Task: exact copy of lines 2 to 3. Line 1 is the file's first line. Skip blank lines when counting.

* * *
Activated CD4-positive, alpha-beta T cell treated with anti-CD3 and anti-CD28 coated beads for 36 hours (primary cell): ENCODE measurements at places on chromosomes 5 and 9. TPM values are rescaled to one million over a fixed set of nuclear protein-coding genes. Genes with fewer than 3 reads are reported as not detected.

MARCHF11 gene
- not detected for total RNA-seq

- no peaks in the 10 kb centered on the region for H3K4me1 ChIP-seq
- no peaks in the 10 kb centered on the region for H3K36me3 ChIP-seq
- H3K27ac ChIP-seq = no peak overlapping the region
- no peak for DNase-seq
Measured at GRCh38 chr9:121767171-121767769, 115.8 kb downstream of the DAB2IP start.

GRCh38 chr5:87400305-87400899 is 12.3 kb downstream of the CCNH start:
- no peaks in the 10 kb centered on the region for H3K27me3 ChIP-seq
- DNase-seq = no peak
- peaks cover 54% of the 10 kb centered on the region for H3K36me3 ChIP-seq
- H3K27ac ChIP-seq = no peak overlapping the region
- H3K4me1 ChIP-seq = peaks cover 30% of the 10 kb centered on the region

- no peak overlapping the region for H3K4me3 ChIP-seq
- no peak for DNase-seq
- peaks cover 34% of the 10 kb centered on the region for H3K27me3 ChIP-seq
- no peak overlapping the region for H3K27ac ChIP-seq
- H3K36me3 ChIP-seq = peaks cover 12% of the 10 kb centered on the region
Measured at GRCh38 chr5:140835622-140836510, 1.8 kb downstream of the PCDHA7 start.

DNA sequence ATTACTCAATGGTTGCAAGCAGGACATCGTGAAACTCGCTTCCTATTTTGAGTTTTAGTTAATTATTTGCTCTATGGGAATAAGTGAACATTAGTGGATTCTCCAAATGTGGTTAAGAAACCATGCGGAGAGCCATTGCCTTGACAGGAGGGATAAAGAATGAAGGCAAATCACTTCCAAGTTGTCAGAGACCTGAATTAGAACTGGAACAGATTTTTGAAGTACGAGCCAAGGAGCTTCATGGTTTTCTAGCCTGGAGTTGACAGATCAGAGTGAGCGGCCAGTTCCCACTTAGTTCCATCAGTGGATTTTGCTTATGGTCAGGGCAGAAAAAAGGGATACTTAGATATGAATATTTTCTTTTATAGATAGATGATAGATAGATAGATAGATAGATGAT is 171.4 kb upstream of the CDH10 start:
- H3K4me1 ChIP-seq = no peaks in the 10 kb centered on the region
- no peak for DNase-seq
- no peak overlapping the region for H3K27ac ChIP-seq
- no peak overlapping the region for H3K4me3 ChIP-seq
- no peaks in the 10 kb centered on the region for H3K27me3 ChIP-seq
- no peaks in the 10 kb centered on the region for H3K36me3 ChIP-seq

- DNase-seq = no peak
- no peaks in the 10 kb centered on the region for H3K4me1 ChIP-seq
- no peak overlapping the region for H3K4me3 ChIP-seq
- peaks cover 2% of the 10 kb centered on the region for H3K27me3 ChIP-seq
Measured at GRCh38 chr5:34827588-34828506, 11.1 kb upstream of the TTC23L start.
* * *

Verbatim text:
MARCHF11 gene
- not detected for total RNA-seq